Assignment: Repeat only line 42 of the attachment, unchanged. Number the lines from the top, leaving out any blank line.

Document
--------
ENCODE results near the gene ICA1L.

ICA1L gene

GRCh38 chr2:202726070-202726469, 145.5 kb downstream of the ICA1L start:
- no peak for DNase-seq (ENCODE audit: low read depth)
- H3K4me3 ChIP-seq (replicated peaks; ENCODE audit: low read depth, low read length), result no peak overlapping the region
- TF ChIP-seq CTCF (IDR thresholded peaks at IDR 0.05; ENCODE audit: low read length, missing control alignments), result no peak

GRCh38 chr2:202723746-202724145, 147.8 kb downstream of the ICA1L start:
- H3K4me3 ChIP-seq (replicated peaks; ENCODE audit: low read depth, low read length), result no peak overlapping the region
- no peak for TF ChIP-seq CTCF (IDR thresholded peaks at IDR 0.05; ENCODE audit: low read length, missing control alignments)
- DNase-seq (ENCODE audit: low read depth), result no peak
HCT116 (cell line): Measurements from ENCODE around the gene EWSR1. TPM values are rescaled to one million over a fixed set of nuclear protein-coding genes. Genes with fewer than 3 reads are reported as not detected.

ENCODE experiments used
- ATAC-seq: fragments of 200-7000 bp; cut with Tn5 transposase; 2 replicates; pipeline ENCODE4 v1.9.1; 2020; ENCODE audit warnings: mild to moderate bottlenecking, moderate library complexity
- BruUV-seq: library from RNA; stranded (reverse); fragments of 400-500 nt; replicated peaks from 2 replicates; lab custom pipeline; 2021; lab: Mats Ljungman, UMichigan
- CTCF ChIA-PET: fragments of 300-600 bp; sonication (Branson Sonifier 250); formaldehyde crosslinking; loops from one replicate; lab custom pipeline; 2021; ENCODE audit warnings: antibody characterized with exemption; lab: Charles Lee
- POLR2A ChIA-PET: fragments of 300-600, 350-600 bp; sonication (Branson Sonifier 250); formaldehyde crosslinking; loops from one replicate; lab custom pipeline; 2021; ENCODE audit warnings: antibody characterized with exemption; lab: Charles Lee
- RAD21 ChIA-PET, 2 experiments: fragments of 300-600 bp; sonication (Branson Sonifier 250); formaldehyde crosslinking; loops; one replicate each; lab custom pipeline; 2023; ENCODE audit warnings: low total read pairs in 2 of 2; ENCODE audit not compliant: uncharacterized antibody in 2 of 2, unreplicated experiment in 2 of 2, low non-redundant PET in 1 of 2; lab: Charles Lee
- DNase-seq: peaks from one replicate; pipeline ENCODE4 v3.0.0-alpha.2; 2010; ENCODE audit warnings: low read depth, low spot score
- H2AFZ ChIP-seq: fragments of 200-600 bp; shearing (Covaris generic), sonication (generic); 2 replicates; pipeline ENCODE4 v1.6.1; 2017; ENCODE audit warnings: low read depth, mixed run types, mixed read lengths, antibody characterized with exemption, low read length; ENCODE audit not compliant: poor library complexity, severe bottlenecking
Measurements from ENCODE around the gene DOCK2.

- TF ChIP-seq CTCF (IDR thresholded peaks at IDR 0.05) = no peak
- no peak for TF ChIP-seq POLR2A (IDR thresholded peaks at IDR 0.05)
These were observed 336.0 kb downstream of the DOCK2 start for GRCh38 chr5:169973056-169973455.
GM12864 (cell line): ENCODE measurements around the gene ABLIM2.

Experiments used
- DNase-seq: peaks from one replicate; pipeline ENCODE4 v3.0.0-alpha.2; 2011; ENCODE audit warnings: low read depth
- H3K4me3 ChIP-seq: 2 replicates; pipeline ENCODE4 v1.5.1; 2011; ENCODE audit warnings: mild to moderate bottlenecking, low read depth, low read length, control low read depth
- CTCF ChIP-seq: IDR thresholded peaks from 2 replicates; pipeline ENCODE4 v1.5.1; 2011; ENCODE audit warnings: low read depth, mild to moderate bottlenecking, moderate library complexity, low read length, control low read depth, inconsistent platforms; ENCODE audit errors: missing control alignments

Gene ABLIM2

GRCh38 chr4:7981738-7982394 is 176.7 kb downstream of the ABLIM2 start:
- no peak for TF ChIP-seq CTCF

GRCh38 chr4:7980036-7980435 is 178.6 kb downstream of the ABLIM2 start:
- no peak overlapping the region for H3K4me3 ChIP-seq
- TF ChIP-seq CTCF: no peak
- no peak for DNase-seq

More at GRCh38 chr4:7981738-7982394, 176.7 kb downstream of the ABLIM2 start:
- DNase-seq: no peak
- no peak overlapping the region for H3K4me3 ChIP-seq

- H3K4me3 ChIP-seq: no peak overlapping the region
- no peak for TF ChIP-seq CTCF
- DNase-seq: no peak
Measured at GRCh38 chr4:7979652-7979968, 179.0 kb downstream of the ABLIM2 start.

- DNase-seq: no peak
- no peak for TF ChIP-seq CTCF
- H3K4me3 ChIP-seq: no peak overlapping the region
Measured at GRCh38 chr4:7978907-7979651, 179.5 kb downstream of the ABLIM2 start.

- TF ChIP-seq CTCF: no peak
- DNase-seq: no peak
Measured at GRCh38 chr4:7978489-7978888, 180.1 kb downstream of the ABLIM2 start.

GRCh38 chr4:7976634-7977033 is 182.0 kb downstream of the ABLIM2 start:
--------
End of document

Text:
Measured at GRCh38 chr4:7979652-7979968, 179.0 kb downstream of the ABLIM2 start.